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decided: May 27, 1970.


Appeal from judgment of Court of Common Pleas of York County, May T., 1969, No. 86, in case of Gulf Oil Corporation v. Township Board of Supervisors of Fairview et al.


John T. Miller, with him Budding, Miller & Boddington, for appellants.

Jay V. Yost, with him Eveler, Puckett & Trout, for appellee.

Bell, C. J., Jones, Cohen, Eagen, O'Brien, Roberts and Pomeroy, JJ. Opinion by Mr. Justice O'Brien.

Author: O'brien

[ 438 Pa. Page 457]

On May 4, 1967, the appellee entered into a written option to purchase 6.24 acres located at Exit No. 16 of Interstate Route 83 for the purpose of erecting a gasoline service station. The sellers agreed that if appellee

[ 438 Pa. Page 458]

    were prevented from acquiring a suitable use permit, the seller would pay back the consideration paid for the option and both parties would be relieved from all obligations.

On December 21, 1967, appellee received from the proper officer of Fairview Township a building permit authorizing the erection of a gas station on the property. One week later, on December 28, 1967, appellee took title to the property and paid the $50,000 purchase price.

The appellee's original plan showed the station location to be on the east side of the tract, but because of the refusal of the township engineer to approve appellee's drainage system, and because of the fact that less fill would be required, the location was moved to the west side of the tract.

On April 4, 1968, the township solicitor notified appellee that the building permit was revoked for the reasons that (1) the application ". . . misstates the area of the land for which the permit was sought . . ." and (2) that an ordinance, adopted March 30, 1968, zoning appellee's land as residential, prohibited the erection of the proposed gas station.

Appellee appeared before the Township Planning Commission and on September 10, 1968, before the Township Board of Adjustment, seeking to obtain a variance. No formal application was filed as no forms were available and the Board had no established rules for processing applications. Subsequent to the expiration of forty-five days after appellee's appearance before the Board, appellee filed a complaint in mandamus.

On November 21, 1969, the court entered an adjudication which included an order directing the reinstatement of the building permit to the appellee because it had acquired a vested interest in the building permit

[ 438 Pa. Page 459]

    which was improperly revoked. Because this was dispositive of the issue, the court did not deal with appellee's other contention that its application for a variance should be deemed granted because of the failure of the Board of Adjustment to act within forty-five days of the date of the hearing.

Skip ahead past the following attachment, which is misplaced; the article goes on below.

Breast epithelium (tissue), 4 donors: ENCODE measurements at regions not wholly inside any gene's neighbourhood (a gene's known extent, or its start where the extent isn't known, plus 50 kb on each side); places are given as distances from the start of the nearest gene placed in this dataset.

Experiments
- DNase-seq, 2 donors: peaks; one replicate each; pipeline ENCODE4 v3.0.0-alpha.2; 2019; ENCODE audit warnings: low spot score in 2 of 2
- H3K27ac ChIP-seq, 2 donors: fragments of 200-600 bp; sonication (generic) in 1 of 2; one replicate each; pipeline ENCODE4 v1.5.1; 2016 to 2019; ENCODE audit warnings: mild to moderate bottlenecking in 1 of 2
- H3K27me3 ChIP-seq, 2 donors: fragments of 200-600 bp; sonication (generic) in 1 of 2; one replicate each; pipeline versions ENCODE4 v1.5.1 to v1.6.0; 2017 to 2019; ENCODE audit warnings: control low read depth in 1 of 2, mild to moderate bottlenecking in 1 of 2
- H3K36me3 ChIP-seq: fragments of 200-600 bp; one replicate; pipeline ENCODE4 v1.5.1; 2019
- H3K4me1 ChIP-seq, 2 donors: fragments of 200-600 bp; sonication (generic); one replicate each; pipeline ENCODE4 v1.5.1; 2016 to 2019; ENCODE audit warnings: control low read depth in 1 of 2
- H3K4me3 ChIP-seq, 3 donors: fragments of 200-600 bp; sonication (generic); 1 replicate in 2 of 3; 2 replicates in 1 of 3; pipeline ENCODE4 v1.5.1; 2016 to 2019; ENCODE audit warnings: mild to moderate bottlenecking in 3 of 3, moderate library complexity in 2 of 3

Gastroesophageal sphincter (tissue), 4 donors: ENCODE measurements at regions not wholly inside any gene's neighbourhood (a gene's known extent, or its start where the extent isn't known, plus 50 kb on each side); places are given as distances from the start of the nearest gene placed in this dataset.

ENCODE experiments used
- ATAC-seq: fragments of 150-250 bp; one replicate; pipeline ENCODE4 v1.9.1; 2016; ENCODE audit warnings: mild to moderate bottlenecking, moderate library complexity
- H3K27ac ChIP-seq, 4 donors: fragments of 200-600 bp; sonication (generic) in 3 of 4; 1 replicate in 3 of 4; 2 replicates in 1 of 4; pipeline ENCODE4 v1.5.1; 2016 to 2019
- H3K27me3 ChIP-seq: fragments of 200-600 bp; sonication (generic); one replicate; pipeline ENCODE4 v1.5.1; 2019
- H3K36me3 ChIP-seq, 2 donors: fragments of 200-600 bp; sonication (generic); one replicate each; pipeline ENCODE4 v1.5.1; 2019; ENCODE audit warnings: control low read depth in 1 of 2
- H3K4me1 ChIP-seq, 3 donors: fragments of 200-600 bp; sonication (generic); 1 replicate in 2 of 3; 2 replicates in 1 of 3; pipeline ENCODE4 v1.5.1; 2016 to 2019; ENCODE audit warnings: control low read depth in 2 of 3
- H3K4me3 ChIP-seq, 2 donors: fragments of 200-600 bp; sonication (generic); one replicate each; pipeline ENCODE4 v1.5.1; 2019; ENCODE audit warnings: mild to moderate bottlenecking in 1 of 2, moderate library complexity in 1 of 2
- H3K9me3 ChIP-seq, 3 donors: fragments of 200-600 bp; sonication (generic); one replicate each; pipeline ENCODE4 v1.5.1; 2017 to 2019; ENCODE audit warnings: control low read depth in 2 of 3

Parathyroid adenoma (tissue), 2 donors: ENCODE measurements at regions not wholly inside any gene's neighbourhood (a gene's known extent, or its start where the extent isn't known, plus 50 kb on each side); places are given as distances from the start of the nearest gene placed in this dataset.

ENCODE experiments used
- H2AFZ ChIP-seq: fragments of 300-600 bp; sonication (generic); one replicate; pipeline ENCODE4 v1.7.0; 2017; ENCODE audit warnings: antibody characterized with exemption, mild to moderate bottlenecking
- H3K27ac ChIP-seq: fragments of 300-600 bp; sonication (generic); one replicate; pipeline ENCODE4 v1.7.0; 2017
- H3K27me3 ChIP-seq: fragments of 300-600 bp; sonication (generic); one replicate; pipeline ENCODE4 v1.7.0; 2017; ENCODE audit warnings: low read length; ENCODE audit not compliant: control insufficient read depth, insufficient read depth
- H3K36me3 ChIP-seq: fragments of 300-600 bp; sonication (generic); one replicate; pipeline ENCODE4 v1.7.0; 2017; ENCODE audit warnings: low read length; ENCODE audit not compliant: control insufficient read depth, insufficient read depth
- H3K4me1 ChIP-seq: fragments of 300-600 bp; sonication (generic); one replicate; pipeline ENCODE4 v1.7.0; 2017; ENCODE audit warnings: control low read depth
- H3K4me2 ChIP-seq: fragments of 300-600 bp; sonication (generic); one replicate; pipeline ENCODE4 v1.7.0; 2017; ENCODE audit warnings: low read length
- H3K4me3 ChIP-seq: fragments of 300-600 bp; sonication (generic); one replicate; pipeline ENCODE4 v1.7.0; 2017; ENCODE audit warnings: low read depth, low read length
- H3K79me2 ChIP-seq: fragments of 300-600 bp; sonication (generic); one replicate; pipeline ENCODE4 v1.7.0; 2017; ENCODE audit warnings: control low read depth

The Township appeals, contending that the appellee did not act in good faith when it exercised its option to purchase the land during the time when the Township was in the process of adopting the zoning ordinance.

The adoption of a zoning ordinance normally requires an extended period of time. In attempting to draw a line before which a party obtains a vested interest in a building permit, notwithstanding the fact that the governing body is considering a change in the zoning ordinance, which will perpetuate a nonconforming use, our cases have led to the following rule outlined in Penn Twp. v. Yecko Bros., 420 Pa. 386, 217 A.2d 171 (1966): "[A] property owner who is able to demonstrate (1) that he has obtained a valid building permit under the old zoning ordinance, (2) that he got it in good faith -- that is to say without 'racing' to get it before a proposed change was made in the zoning ordinance -- and (3) that in good faith he spent money or incurred liabilities in reliance on his building permit has acquired a vested right and need not conform with the zoning ordinance as changed."

We have also stated that a building permit can be denied if a change in the zoning ordinance is pending at the time of the application. Lhormer v. Bowen, 410 Pa. 508, 188 A.2d 747 (1963), Shapiro v. Zoning Bd. of Adj., 377 Pa. 621, 105 A.2d 299 (1954), Kline v. Harrisburg, 362 Pa. 438, 68 A.2d 182 (1949).

The appellant contends that the ordinance was pending on December 21, when appellee applied for the

[ 438 Pa. Page 460]

    building permit. It emphasizes that Fairview Township had begun long-range planning in the middle 1960's, and in 1967 a comprehensive plan had been worked out for the orderly development of the Township. However, we find that the Township had taken no public action on such plans, and the Township does not deny that the permit was valid when issued. Moreover, the appellee had no knowledge of any Township action when, on December 28, 1967, in reliance on the permit it had received, it purchased the real estate for $50,000.

In fact, no public notice of any proposed ordinance was given until subsequent to appellee's purchase of the land, and no public hearing was held until February 7, 1968, so in no sense can it be said that appellee should have had such knowledge. Consequently, appellee has met the test outlined in Penn Twp. v. Yecko Bros., supra. It has a valid permit under the existing ordinance, it received the permit in good faith, and it spent money in reliance on its building permit. It has acquired a vested right to that permit.

Judgment affirmed.


Judgment affirmed.


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